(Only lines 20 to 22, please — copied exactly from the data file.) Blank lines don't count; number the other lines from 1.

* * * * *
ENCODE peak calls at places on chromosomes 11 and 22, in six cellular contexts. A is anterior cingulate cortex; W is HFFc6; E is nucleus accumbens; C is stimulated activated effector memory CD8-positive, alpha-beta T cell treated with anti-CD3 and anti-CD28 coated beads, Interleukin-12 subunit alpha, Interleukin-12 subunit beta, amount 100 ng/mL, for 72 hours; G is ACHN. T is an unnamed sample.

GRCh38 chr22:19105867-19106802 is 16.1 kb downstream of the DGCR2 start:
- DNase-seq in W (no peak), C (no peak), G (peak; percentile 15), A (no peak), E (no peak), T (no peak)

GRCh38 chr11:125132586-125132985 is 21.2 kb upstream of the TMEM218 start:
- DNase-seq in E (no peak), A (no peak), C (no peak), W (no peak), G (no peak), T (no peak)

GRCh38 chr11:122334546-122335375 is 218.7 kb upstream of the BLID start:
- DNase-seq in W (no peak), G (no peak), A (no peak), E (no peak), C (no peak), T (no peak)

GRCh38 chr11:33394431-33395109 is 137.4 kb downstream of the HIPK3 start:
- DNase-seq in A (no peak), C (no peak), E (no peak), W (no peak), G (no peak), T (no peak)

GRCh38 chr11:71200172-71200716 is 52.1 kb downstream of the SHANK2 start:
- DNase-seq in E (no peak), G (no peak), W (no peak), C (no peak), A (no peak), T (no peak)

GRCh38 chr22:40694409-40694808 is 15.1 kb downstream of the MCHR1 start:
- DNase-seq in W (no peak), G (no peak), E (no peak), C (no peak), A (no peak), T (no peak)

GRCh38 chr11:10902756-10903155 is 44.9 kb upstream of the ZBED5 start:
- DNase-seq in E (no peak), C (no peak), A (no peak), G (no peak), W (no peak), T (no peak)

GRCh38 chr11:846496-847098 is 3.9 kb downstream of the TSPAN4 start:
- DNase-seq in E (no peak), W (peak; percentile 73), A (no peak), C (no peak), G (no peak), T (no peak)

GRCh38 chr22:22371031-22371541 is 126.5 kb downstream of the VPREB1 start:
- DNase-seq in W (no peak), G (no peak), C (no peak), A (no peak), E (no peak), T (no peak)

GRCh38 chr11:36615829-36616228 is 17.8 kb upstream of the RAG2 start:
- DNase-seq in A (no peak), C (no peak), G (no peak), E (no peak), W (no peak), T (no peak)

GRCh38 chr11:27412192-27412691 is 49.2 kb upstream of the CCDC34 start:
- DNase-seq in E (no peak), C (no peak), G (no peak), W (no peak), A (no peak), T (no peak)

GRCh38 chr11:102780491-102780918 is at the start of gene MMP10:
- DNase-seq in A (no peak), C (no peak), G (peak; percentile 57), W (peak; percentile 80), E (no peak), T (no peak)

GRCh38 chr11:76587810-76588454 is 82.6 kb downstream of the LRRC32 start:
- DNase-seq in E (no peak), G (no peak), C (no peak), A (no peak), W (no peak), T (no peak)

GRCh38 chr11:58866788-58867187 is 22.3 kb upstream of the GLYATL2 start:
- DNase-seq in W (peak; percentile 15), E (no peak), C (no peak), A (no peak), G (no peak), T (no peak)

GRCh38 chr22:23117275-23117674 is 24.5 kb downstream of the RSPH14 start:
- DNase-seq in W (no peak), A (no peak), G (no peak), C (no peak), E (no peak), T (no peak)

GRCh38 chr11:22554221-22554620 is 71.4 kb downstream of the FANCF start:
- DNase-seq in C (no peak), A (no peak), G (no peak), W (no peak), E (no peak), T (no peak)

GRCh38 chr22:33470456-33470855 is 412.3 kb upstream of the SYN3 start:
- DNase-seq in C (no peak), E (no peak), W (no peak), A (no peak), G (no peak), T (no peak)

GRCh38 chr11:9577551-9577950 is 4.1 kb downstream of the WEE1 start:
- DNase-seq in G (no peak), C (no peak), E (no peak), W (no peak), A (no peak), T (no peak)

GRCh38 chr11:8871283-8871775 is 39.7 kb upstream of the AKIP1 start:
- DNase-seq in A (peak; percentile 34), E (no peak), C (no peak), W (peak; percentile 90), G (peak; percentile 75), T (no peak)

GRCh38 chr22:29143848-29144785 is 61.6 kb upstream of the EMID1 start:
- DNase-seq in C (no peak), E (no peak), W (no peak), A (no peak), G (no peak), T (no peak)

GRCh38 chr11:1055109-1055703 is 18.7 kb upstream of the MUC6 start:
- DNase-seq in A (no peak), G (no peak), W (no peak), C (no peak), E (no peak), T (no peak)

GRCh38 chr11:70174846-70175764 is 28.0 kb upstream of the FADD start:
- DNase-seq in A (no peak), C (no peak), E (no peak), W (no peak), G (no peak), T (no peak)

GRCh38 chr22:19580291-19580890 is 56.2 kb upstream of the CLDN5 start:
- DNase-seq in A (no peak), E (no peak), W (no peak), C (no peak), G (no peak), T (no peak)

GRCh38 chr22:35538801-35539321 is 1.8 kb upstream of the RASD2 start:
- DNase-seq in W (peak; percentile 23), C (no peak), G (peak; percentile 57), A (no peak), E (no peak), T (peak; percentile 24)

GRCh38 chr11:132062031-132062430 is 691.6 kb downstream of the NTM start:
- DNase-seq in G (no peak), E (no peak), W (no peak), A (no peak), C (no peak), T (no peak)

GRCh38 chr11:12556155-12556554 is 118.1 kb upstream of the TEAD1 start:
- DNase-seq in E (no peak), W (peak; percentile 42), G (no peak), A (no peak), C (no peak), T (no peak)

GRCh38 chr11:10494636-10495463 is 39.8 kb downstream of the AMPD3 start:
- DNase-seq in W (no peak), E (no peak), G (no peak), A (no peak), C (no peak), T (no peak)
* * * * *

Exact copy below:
GRCh38 chr11:36615829-36616228 is 17.8 kb upstream of the RAG2 start:
- DNase-seq in A (no peak), C (no peak), G (no peak), E (no peak), W (no peak), T (no peak)

GRCh38 chr11:27412192-27412691 is 49.2 kb upstream of the CCDC34 start: